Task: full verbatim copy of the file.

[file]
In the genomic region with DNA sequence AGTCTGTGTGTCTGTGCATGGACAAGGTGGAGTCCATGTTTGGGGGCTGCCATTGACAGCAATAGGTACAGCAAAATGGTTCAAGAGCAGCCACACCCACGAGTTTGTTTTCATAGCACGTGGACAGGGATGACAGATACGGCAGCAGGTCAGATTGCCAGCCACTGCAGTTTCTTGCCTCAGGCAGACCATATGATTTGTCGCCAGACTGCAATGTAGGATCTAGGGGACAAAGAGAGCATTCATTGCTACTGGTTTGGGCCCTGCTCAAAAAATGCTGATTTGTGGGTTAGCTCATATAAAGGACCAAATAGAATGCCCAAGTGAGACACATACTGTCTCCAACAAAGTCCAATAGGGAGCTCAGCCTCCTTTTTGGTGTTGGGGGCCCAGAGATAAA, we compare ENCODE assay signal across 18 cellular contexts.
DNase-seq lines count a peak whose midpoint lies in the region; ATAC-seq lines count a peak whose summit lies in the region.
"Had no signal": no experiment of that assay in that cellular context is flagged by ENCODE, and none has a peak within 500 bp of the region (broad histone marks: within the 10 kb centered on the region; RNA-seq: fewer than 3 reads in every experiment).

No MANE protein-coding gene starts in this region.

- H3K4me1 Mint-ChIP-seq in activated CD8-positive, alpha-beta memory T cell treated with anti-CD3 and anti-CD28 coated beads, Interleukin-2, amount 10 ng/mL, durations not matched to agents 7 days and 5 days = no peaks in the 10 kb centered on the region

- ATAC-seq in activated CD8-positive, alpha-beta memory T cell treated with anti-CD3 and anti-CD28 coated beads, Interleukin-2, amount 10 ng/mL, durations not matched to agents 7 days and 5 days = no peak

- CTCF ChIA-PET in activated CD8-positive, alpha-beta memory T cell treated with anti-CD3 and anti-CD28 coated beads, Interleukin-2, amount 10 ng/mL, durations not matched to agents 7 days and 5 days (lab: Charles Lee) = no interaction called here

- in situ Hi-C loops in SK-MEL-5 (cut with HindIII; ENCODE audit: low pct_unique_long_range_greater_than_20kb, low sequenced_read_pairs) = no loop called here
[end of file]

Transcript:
In the genomic region with DNA sequence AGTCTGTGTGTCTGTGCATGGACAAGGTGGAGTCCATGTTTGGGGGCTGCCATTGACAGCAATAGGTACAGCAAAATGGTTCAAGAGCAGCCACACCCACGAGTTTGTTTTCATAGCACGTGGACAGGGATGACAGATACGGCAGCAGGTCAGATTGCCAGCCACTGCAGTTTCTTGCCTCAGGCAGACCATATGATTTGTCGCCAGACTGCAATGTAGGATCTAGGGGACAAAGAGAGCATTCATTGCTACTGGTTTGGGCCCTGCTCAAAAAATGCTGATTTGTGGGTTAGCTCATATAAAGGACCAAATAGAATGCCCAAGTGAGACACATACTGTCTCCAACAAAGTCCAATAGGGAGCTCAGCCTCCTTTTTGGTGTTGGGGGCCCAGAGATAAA, we compare ENCODE assay signal across 18 cellular contexts.
DNase-seq lines count a peak whose midpoint lies in the region; ATAC-seq lines count a peak whose summit lies in the region.
"Had no signal": no experiment of that assay in that cellular context is flagged by ENCODE, and none has a peak within 500 bp of the region (broad histone marks: within the 10 kb centered on the region; RNA-seq: fewer than 3 reads in every experiment).

No MANE protein-coding gene starts in this region.

- H3K4me1 Mint-ChIP-seq in activated CD8-positive, alpha-beta memory T cell treated with anti-CD3 and anti-CD28 coated beads, Interleukin-2, amount 10 ng/mL, durations not matched to agents 7 days and 5 days = no peaks in the 10 kb centered on the region

- ATAC-seq in activated CD8-positive, alpha-beta memory T cell treated with anti-CD3 and anti-CD28 coated beads, Interleukin-2, amount 10 ng/mL, durations not matched to agents 7 days and 5 days = no peak

- CTCF ChIA-PET in activated CD8-positive, alpha-beta memory T cell treated with anti-CD3 and anti-CD28 coated beads, Interleukin-2, amount 10 ng/mL, durations not matched to agents 7 days and 5 days (lab: Charles Lee) = no interaction called here

- in situ Hi-C loops in SK-MEL-5 (cut with HindIII; ENCODE audit: low pct_unique_long_range_greater_than_20kb, low sequenced_read_pairs) = no loop called here